The use of prescription stimulants to treat attention deficit hyperactivity disorder (ADHD) in kids has increased steadily over the last decade, according to a new study.
Between 1996 and 2008, the percentage of U.S. children taking stimulant ADHD medications rose from 2.4 to 3.5 percent — an increase of a half million kids.
The rise was due mainly to an increase in use of these medications among teens, the researchers said.
"In the past, ADHD was primarily a concern of children in elementary school and middle school," said study researcher Dr. Benedetto Vitiello, of the National Institute of Mental Health.
"This continuous increase among teens likely reflects a recent realization that ADHD often persists as children age. They do not always grow out of their symptoms," Vitiello said.
In addition, more children have been diagnosed with ADHD in recent years.
The new findings cannot tell us whether ADHD medications are being over-prescribed in kids, as some experts have claimed, Vitiello said. But the decision to treat ADHD with stimulants should be made on an individual basis, and each child should be monitored to see how he responds to the drugs, Vitiello said.
Previous work showed that between 1987 and 1997, the percentage of children receiving ADHD stimulant medications increased steeply, from 0.6 to 2.7 percent.
To see how prescriptions of stimulants have changed since then, Vitiello and colleagues examined data from a nationally representative survey of U.S. households sponsored by the government's Agency for Healthcare Research and Quality.
The survey showed that between 1996 and 2008, the number of children receiving ADHD medications rose steadily, from 1.8 million to 2.3 million. Among 13- to 18-year-olds, stimulant use increased from 2.3 to 4.9 percent over the study period.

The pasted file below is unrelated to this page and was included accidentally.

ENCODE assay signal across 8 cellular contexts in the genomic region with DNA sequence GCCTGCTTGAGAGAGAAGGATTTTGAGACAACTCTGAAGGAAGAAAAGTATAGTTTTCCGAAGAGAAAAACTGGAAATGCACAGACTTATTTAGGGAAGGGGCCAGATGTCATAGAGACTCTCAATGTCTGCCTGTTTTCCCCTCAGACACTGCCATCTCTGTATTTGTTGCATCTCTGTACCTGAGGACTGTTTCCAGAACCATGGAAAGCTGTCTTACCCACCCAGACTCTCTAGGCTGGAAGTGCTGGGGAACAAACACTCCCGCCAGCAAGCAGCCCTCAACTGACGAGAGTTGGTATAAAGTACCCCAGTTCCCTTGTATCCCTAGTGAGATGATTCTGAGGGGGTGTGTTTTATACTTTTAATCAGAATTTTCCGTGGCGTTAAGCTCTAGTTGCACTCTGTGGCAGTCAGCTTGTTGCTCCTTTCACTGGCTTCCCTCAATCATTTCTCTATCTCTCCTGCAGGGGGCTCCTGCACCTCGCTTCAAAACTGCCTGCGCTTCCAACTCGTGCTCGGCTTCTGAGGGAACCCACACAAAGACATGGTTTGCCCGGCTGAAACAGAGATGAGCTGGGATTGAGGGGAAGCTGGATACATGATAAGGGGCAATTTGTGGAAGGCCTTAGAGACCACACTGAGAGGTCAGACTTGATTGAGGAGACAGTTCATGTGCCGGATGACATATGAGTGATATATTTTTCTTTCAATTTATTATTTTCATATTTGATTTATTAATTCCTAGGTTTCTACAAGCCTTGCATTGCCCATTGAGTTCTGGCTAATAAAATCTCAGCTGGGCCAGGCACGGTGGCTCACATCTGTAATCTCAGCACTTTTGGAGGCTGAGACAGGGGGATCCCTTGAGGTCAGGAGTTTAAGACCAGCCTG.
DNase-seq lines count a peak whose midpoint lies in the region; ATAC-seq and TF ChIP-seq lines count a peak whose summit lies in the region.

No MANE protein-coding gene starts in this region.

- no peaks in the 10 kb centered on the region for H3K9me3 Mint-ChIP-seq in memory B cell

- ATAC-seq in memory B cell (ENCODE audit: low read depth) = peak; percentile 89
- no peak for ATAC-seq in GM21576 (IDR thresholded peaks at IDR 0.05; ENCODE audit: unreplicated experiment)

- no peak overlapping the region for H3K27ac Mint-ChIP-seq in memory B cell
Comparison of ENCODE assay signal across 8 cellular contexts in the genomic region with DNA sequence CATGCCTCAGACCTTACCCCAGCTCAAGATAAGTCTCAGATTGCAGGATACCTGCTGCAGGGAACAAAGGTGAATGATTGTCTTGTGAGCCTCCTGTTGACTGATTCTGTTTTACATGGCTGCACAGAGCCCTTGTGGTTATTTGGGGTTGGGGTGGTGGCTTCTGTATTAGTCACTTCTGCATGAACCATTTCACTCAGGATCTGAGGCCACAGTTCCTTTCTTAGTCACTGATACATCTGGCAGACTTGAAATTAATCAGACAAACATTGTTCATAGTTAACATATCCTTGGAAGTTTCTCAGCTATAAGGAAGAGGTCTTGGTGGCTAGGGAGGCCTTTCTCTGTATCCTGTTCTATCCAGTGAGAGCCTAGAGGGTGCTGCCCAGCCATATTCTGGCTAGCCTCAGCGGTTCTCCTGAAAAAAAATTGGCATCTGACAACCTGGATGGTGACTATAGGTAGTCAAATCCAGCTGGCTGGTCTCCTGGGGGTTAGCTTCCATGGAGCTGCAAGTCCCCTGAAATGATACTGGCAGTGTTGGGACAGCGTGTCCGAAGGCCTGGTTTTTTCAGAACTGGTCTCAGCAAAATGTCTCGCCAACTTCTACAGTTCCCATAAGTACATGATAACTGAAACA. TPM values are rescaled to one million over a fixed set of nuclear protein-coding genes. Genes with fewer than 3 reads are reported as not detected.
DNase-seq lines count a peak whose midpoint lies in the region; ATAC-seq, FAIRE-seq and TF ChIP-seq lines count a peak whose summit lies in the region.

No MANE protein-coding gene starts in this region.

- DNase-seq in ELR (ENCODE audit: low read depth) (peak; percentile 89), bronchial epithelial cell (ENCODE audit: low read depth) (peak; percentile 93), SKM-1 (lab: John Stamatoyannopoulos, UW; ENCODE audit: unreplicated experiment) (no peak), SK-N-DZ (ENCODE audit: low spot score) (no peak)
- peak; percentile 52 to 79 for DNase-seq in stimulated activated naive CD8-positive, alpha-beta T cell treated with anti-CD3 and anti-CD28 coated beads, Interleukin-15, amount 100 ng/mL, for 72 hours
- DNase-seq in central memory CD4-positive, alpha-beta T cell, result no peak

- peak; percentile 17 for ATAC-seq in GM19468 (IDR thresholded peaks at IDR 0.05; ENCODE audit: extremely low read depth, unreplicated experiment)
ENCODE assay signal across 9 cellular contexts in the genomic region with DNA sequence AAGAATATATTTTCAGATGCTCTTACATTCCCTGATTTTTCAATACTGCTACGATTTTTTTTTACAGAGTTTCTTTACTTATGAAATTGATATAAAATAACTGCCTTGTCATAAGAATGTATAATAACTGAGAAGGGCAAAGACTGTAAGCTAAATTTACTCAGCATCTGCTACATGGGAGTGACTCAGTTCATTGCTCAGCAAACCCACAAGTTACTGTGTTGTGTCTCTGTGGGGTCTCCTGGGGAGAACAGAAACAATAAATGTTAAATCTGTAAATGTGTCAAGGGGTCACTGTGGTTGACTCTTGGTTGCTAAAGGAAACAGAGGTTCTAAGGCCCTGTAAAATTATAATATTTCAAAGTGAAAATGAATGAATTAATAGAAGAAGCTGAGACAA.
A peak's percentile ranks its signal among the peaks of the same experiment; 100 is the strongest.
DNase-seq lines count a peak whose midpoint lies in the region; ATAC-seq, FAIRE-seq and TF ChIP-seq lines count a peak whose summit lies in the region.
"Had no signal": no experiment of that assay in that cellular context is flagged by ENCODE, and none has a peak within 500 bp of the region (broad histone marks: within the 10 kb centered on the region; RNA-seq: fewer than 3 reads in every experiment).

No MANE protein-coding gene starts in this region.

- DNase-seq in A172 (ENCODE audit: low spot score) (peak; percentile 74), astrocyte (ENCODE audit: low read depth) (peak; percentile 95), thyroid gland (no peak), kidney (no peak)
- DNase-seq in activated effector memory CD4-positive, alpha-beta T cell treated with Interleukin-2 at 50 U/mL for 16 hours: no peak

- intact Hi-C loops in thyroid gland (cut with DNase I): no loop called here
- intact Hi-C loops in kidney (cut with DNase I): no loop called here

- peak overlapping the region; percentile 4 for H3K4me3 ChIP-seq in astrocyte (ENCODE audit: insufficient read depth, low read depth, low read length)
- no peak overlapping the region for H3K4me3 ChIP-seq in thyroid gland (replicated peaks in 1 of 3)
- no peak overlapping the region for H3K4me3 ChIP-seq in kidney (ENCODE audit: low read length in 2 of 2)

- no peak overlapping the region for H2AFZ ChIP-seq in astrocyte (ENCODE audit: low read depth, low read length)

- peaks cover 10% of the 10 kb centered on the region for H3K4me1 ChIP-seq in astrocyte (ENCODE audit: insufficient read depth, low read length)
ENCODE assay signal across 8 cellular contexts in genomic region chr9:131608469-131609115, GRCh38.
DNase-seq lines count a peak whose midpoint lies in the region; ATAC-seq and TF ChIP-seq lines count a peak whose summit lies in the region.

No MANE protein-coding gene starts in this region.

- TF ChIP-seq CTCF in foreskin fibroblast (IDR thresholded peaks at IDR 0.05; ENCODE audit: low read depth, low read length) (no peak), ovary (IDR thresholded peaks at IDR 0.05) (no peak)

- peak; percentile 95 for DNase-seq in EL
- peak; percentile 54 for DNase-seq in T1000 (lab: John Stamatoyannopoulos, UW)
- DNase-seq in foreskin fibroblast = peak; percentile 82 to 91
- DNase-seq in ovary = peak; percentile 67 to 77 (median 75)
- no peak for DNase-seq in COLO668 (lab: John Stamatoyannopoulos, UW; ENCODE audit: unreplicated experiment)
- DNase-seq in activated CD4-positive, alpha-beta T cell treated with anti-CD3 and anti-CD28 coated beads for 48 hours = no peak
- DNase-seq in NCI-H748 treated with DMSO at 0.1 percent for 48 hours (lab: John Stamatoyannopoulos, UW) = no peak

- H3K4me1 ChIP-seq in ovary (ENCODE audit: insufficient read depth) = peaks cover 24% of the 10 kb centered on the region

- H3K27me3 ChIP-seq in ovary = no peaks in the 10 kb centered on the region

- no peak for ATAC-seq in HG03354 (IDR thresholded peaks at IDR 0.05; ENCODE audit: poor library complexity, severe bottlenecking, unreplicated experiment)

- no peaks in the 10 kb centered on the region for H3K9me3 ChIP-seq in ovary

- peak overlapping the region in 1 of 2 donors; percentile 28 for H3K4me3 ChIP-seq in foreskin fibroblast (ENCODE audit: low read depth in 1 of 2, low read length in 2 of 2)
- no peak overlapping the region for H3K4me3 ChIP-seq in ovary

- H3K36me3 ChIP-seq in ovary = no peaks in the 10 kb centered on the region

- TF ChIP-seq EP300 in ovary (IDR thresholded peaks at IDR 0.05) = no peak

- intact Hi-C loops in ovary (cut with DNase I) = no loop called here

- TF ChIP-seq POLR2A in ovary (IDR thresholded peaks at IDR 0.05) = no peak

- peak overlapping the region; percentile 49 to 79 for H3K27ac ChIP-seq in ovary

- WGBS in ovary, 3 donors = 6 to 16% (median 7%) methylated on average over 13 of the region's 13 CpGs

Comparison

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Stimulant use was highest among 6- to 12-year-olds. In 2008, about 5.1 percent of children in this age group were prescribed stimulants. Only about 0.1 percent of preschoolers were prescribed stimulants, the survey showed. This suggests use of ADHD drugs among very young children is disfavored, the researchers said.
Most kids don't get stimulants
Despite the increase in stimulant use, most children with ADHD are not treated with these drugs, the researchers said. In 2007, about 9.5 percent of children in the United States were diagnosed with ADHD.
Children with more severe symptoms are more likely to be taking stimulants, the researchers said. But those with milder symptoms may receive non-drug treatments, including behavioral therapies.
The study is published today (Sept. 28) in the American Journal of Psychiatry.
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